Store and forward wound teleconsultation in rural home health: a practice improvement project
Roche, Rebecca Lynn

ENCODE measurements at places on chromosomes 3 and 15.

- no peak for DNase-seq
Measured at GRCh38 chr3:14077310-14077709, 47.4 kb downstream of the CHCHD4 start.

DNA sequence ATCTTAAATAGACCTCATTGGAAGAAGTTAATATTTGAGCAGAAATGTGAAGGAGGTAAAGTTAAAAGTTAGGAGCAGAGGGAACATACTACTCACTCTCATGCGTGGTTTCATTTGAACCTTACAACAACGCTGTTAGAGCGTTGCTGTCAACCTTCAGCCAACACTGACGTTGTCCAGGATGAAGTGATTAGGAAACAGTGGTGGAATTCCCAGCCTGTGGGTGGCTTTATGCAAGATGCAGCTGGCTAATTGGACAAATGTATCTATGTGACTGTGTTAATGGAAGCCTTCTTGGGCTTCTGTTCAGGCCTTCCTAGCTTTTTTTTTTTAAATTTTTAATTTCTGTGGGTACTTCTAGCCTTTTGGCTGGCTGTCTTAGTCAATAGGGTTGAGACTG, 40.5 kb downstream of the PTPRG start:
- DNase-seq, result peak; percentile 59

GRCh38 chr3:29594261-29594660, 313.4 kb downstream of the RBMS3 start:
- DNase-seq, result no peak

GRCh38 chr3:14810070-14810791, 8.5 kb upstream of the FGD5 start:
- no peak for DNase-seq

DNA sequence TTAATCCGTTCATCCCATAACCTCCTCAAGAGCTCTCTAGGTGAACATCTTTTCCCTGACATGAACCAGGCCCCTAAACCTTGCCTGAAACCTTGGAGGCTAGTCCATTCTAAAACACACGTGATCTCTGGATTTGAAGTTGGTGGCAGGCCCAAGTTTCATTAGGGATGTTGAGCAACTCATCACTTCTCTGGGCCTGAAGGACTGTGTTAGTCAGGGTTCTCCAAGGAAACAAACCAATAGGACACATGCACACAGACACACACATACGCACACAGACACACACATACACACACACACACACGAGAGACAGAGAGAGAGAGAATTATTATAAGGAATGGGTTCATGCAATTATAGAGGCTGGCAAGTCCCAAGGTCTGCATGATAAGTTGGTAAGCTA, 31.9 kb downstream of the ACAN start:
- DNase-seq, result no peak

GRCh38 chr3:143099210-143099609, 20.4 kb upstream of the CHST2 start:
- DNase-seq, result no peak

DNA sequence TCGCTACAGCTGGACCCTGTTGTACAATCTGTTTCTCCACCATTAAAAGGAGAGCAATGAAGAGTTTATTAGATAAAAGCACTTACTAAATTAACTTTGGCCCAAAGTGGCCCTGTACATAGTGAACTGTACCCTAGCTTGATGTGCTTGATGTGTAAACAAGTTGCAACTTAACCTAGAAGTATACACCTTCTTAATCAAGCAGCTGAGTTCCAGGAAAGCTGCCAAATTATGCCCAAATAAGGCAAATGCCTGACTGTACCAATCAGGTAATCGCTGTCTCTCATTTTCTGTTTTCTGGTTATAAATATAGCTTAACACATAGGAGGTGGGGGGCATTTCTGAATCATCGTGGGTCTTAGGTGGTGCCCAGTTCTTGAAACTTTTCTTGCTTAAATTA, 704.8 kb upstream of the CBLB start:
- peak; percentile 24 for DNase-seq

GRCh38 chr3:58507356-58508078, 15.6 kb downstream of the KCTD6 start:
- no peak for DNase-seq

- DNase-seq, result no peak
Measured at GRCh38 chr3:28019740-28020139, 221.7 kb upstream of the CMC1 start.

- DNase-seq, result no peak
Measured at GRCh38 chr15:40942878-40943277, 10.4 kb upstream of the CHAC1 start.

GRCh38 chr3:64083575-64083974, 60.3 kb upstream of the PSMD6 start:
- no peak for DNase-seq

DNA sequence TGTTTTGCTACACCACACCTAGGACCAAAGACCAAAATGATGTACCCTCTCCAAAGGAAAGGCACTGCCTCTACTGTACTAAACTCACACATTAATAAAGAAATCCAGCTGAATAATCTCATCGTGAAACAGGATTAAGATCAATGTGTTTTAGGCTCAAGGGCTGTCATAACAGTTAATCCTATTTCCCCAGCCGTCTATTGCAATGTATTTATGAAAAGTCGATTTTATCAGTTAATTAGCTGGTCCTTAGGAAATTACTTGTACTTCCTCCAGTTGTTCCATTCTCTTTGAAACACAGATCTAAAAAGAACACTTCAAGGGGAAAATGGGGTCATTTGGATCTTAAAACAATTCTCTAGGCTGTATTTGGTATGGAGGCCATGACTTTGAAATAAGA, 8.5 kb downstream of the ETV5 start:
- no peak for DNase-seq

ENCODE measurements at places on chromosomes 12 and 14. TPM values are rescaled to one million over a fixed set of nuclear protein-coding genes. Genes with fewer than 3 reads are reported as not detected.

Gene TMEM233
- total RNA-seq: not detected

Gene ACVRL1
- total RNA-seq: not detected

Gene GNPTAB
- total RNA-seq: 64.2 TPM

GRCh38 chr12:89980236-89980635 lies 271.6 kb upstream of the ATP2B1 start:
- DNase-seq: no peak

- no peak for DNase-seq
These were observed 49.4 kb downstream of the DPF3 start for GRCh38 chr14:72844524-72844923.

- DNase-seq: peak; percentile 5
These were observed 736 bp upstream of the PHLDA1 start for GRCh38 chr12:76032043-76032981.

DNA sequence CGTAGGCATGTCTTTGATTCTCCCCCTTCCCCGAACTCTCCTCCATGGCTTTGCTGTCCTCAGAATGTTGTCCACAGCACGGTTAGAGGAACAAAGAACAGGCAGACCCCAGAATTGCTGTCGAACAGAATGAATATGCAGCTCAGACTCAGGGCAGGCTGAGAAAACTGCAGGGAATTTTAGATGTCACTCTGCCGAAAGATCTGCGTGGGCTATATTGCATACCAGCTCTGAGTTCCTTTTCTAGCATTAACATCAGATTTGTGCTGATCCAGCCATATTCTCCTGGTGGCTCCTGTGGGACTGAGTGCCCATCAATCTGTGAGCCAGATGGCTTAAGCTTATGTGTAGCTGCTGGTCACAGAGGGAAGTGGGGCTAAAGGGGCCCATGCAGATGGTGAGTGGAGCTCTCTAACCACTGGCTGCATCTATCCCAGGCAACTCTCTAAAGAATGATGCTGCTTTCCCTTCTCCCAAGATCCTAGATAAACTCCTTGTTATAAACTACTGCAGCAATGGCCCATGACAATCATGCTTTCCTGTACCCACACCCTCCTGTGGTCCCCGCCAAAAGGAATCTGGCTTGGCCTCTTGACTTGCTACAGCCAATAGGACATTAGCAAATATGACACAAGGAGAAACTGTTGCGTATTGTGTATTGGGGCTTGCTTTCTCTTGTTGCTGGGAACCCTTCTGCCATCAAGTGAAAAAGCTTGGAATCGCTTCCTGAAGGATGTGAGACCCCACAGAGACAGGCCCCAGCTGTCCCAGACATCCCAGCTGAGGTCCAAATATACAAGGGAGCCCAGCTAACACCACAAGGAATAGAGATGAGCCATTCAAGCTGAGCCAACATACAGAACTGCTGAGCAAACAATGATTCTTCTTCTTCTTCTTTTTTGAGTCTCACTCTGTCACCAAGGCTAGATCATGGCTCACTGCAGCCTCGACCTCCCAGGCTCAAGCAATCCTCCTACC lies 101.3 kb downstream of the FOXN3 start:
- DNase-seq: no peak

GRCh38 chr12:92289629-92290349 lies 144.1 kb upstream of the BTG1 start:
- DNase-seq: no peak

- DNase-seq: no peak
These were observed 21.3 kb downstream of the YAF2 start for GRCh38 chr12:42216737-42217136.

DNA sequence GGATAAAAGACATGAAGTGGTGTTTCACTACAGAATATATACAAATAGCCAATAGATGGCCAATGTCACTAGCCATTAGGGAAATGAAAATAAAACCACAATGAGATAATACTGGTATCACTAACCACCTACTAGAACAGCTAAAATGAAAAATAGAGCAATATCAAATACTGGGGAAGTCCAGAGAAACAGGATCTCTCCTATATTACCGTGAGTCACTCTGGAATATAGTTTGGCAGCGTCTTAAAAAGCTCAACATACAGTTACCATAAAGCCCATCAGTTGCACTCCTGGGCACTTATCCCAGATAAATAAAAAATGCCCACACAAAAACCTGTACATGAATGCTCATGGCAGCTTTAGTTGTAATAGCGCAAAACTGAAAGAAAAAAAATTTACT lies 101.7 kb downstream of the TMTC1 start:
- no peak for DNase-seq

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Wound prevalence is increasing due to the aging demographics of the population and a rise in chronic diseases. Home health organizations face many challenges managing the rural home health patient with wounds as this population consumes a high number of resources and lacks access to wound experts. Store-and-forward (SAF) wound teleconsultation allows the home health patient to receive treatment recommendations from a wound expert using photographs taken by the home health nurse. The purpose of this practice improvement project was to explore patient, nurse, wound expert, and primary care provider satisfaction and perceived benefits of wound photography and SAF wound consultation in rural adult home health patients with wounds. Rozzano Locsin's Technological Competency as Caring in Nursing theory provided the guiding framework for this project. A standardized wound photography protocol utilizing the NE1 Tool was developed and implemented in a home health department as an adjunct to the weekly written assessment. One month later, three adult patients were recruited to a 12-week SAF wound consultation pilot using AthenaText application on mobile devices. Following the project period, a quantitative survey assessment of satisfaction and perceived benefits was conducted using three group-specific surveys. Seventeen participants completed the survey: (1) wound expert, (2) patients, (5) providers and (9) nurses. All groups reported moderately high satisfaction with photography and 100% indicated agreement that photographs should be a standard component of care. Additional perceived benefits were noted in communication and identifying wound changes. All participant groups were highly satisfied with SAF wound consultation. Patients and the wound expert rated SAF wound consultation the highest citing benefits of reduced travel and promotion of rapid changes in treatment. Patients reported SAF consultation was equivalent to clinic care; however, comments suggest home-based wound care is superior to clinic-care in cases of severe immobility and difficult to reach wounds. This project demonstrated high satisfaction and multidisciplinary benefits related to wound photography and SAF wound consultation in the rural home health population. Standardized wound photography and SAF consultation is a cost-efficient, feasible, and essential component of wound management that improves access to wound expertise in the rural home health setting.